Manning[edit]

940 men and 41 officers were billeted in June 1940, part of the 153rd Position Artillery Regiment (RAP) and the 164th Fortress Infantry Regiment (RIF). Official strength was 42 officers and 1040 men. The commanding officer was Chef d'Escadron Ebrard until 13 June 1940, succeeded by Chef de Bataillon Ismeur.[30]

The Casernement de Veckring provided peacetime above-ground barracks and support services to Hackenberg and other positions in the area.[3][31]

History[edit]

Hackenberg Block 8. The block posed a significant obstacle to the Americans in 1944.
See Fortified Sector of Boulay for a broader discussion of the Boulay sector of the Maginot Line.

The construction of Hackenberg' took place between 1929 and 1933. After France's entry into World War II, the ouvrage was considered emblematic of the entire Line and was visited by King George VI on 9 December 1939.[32]

1940[edit]

German troops harassed Hackenberg in 1940. A portion of the front was at this time held by the British 51st (Highland) Infantry Division, along with the French 26th and 42nd Infantry Divisions.[28] No attempt was made by the Germans to directly attack this central portion of the Maginot Line, the Germans preferring to go around the west end of the Line and take it from the rear. Hackenberg provided covering fire to other ouvrages in the area through June as the Germans advanced eastwards behind French lines. On 15 June the German 1st Army broke through the Line at the Saar and pushed west and east along the Line, enveloping the French armies.[33] The ouvrage remained under French control for a time after the armistice of 25 June 1940. Hackenberg's garrison evacuated on 4 July 1940.[34] Following the takeover, French prisoners of war were put to work removing mines around the ouvrage, resulting in many French casualties.[35] In the following years under German occupation, Hackenberg was used as a bombproof factory[36] by the Klöckner-Humboldt-Deutz company of Cologne for the production of transmissions and gears. The operation used the M1 magazine and the caserne, sharing the magazine with German munitions.[37]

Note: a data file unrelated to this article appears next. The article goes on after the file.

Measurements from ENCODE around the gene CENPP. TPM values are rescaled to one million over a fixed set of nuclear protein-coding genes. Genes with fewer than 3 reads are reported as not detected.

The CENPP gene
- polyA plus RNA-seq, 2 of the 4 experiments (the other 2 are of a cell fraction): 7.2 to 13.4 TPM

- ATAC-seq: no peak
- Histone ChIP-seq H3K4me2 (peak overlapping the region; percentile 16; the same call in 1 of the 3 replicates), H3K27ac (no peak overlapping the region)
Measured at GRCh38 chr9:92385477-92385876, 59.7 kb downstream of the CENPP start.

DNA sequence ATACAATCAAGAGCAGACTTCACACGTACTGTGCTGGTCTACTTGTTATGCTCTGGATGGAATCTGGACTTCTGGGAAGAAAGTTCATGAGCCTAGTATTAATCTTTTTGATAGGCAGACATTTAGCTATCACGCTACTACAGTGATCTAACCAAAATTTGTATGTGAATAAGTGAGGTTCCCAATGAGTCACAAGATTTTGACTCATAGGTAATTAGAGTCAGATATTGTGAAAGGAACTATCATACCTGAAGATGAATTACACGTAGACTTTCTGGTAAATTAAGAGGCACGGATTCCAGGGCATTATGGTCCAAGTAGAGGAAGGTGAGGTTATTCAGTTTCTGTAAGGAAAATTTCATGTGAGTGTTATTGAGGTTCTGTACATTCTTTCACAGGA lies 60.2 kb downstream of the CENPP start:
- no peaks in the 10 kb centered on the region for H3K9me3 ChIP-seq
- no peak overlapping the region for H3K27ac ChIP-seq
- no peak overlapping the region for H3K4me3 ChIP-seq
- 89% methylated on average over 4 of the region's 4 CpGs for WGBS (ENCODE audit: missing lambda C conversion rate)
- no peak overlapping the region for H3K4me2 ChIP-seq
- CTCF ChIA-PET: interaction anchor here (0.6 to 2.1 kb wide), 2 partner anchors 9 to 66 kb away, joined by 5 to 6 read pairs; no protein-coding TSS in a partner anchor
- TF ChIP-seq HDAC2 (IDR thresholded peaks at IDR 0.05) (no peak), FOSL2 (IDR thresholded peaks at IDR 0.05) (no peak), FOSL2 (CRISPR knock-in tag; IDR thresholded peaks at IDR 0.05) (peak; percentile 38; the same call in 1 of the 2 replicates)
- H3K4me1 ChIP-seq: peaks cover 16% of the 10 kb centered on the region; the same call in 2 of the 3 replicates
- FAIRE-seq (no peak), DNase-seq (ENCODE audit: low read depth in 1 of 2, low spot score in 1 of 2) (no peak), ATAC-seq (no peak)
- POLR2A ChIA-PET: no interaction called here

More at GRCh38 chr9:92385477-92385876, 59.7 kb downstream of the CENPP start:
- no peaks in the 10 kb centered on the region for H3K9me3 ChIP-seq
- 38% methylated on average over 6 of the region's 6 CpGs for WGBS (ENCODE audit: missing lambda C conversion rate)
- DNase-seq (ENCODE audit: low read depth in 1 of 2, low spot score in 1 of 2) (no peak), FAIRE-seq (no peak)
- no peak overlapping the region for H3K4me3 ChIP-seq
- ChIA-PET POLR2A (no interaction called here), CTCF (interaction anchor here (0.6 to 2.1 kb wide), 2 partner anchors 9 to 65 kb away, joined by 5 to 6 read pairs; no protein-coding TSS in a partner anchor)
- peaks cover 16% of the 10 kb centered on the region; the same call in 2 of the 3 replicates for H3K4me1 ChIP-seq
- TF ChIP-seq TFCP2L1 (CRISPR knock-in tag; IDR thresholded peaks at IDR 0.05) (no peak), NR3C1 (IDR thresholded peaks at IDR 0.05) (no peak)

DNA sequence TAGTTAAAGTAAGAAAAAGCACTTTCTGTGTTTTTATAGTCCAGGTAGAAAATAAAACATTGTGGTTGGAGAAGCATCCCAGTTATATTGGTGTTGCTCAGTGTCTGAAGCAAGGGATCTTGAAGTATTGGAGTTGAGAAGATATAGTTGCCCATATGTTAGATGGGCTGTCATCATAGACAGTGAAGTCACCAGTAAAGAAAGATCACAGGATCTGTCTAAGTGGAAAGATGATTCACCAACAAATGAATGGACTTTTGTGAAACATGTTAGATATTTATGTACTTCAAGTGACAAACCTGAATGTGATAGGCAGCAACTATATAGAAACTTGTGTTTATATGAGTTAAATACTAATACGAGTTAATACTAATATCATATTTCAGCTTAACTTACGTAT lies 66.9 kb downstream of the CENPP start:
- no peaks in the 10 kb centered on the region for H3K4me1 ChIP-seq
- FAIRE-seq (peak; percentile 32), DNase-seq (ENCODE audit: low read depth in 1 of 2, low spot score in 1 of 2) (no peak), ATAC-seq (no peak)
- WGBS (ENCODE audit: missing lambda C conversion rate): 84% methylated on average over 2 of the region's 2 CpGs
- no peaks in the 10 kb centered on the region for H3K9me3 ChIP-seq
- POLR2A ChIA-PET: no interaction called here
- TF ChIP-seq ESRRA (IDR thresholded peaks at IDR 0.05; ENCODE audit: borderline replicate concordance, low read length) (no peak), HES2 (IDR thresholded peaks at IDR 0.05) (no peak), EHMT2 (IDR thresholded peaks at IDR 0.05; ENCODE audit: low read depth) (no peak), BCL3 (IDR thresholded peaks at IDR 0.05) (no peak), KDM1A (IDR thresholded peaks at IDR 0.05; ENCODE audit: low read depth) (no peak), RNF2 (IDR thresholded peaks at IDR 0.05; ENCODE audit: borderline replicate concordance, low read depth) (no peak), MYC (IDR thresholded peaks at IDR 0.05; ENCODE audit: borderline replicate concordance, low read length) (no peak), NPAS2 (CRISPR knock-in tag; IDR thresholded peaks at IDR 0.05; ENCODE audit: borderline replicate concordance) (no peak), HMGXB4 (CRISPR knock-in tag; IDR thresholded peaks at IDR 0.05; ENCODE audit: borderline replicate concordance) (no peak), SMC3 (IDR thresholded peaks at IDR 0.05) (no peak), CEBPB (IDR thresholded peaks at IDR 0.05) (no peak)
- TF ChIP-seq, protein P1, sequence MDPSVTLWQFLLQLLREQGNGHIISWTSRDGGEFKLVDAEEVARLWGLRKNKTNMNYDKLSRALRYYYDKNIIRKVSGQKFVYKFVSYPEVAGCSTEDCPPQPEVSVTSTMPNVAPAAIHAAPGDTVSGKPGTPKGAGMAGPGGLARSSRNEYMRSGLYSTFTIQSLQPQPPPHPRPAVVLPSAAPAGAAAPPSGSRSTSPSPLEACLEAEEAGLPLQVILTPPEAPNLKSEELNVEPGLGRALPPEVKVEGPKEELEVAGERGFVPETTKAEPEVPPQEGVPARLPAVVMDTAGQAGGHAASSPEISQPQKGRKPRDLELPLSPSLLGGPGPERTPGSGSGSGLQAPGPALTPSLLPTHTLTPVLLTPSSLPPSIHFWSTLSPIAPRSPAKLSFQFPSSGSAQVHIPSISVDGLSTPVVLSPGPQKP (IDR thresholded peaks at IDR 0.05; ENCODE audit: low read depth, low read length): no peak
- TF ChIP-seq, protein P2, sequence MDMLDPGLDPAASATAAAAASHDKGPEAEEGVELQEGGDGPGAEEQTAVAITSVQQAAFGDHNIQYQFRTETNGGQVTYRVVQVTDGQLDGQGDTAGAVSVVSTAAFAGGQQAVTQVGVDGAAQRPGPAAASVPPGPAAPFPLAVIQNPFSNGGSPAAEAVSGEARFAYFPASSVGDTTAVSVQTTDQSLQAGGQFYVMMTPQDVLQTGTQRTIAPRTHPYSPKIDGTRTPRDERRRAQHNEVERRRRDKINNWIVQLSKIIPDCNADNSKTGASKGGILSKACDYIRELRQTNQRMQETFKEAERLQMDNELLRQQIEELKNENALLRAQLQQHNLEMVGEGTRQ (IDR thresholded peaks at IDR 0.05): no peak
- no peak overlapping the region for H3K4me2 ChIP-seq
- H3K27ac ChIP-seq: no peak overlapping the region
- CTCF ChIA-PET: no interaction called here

1944[edit]

During the Occupation, the Germans occupied Hackenberg and posed a considerable obstacle to American advances in 1944 during the Lorraine Campaign. Although much of Hackenberg's armament had been removed for use in the Atlantic Wall, some of the heavier guns remained. On 15 November, the U.S. 90th Infantry Division encountered Hackenberg as it advanced along the length of the Maginot Line. Block 8, with its battery of 75mm guns, proved particularly troublesome, with 99 rounds falling on the American position in 90 seconds.[38] After an attack using tank destroyers failed, the Americans used a 155mm self-propelled gun against the rear of Block 8 in the morning of 16 November. The success of this attack allowed the Americans to take the west wing on the 17th. Hackenberg was entirely occupied by American forces on the 19th, only after the retreating Germans had destroyed the M1 magazine.[39]

Cold War[edit]

Following World War II, interest revived in the use of the Maginot Line to defend against a possible Soviet advance through southern Germany. Funds were allocated for restoration of the gros ouvrages, with new 105mm artillery proposed for Block 8 at Hackenberg. Funding was not forthcoming, and work was limited to restoration of systems and improvements to existing armament. Restoration of Block 8, damaged in the American attack of 1944, was canceled.[40] The renovations did not include the command post or the barracks. By 1956, Hackenberg had been designated part of the Mòle de Boulay, a strongpoint in the northeastern defenses against Soviet attack.[41] By the late 1950s interest in fixed fortifications was waning after France developed a nuclear deterrent. The money needed to maintain and upgrade the fortifications was diverted for the nuclear programs. Hackenberg was maintained for use by the Army until 1968, and finally abandoned in 1970 after it was placed in second-class reserve.[7][42]